It’s no secret that water-based exercise can be a remarkable way to burn calories without having a serious impact on one’s joints. Among these, water aerobics shines for its ability to help you work on endurance and resistance training while maintaining an upbeat atmosphere. But, be that as it may, people often wonder if knowing how to swim is a prerequisite for this type of physical activity.
It is not necessary to know how to swim to do water aerobics. Most classes are held in the shallower depths of a pool. If classes are held in the deeper end, the employment of a buoyancy belt will keep you safe. Though, knowing how to swim can make a person feel more comfortable in the water.
It can be a relief to know that the inability to swim won’t necessarily hold you back. However, before jumping into water aerobics, knowing what to expect and what challenges may lie ahead can help assuage any fear you may have of attending your first class. Below, we will delve deeper into these topics, along with several proven tips on how to get the most out of water aerobics as a non-swimmer.
Why Non-Swimmers Can Enjoy Water Aerobics Too
Water aerobics does take place in water, so inherently, one may assume that the ability to swim would be necessary. However, these classes are designed much in the way as in a land-based aerobic class. The water is more of an additional training instrument to create resistance than anything else. All you will be doing with the water around you is simply moving through it!
That being said, as a non-swimmer, you may still wonder if you will be able to get enjoyment and activity out of the exercise or if you will just spend the whole time hugging the pool wall. Your safety is key to the instructors, and they take many measures to ensure that every water aerobics class is safe for all its participants.
Water Aerobics Classes are Typically Held in Shallow Water
While some of the more intense classes may transition to the deeper end of the pool, most classes are designed to be performed in the shallow end. The shallow end of a pool is typically between 2 to 4 feet in depth. This low water level allows water aerobics participants to sustain a stable foothold while performing the various group exercises.
You can always opt for deeper water aerobics classes when you’re ready to increase the intensity of your workout. However, the goal of water aerobics stays the same regardless of where you are in the pool; that is, to use the drag of the water on your limbs and movement to create a complete exercise. This means that you can do all of your cardio and strength training in the shallow end, where you’re most comfortable.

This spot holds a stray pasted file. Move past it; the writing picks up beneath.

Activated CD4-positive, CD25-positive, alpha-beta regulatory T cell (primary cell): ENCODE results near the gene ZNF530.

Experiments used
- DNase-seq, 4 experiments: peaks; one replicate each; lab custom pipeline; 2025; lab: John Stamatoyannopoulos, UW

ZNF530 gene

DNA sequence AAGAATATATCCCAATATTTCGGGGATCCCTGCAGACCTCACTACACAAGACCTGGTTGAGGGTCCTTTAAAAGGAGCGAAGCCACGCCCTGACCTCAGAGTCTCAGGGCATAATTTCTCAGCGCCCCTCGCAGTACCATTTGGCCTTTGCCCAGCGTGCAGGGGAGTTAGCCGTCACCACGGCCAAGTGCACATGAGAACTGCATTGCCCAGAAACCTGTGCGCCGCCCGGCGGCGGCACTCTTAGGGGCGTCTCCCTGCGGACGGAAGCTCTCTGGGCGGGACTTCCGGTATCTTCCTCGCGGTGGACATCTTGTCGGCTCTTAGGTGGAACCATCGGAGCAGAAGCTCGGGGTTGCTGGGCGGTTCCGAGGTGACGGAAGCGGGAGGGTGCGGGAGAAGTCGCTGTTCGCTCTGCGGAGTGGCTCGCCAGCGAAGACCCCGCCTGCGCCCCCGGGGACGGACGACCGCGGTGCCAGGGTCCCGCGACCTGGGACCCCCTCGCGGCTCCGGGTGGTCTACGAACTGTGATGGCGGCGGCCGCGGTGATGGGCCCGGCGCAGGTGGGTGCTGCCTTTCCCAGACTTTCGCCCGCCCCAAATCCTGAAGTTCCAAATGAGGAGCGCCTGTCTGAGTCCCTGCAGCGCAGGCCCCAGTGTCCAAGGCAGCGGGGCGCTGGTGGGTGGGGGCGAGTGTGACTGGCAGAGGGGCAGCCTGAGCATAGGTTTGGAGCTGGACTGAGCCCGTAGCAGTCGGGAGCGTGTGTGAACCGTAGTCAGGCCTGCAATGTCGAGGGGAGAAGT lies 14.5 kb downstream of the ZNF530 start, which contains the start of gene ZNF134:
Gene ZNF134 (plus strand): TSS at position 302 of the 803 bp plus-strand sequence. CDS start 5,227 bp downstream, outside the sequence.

So if you thought water aerobics class required you to tread water the whole time and swim endless laps around the pool, you’d be relieved to know this isn’t the case for beginner classes. Both swimmers and non-swimmers alike should be able to manage themselves in these waist-deep waters.
Most of the Exercises are Similar to Land-Based Movements
All of the exercises you find in a water aerobics class are based on land-based aerobic variants. This means if you have been to an aerobic class at your gym, then you’re probably already familiar with the forms and movements you can expect when jumping into the pool. You can find comfort in the familiarity of the exercises.
Examples of common land-based aerobic exercises that are also used in water aerobics include (source):
- jogging in place
- jumping jacks
- squat jumps
The difference between land aerobics versus water aerobics goes beyond the mere involvement of water. The wear and tear of certain land-based exercises can cause strain in one’s joints and affect their ability to perform the exercise. The aquatic medium allows any person with any shape, size, or joint concerns to get the activity they need to stay healthy without impact or restraint.
In fact, certain individuals may find that they can do some aerobic exercises in water that they cannot do on land.
For example, those with chronic joint pain may find jumping jacks too painful on the knee joints on land. In water, however, the natural buoyancy provided by the pool water lessens the pressure on the knee joints significantly, to the point where they may feel almost no pain whatsoever.
Buoyancy Belts Can Further Ensure the Safety of Non-Swimmers
Speaking of buoyancy, you should know that it is another key aspect of the exercises involved in some water aerobics classes. Recall that buoyancy is the upward force experienced by any object immersed in a fluid, either partially or wholly. This force opposes gravity, which helps to keep the weight off your precious joints.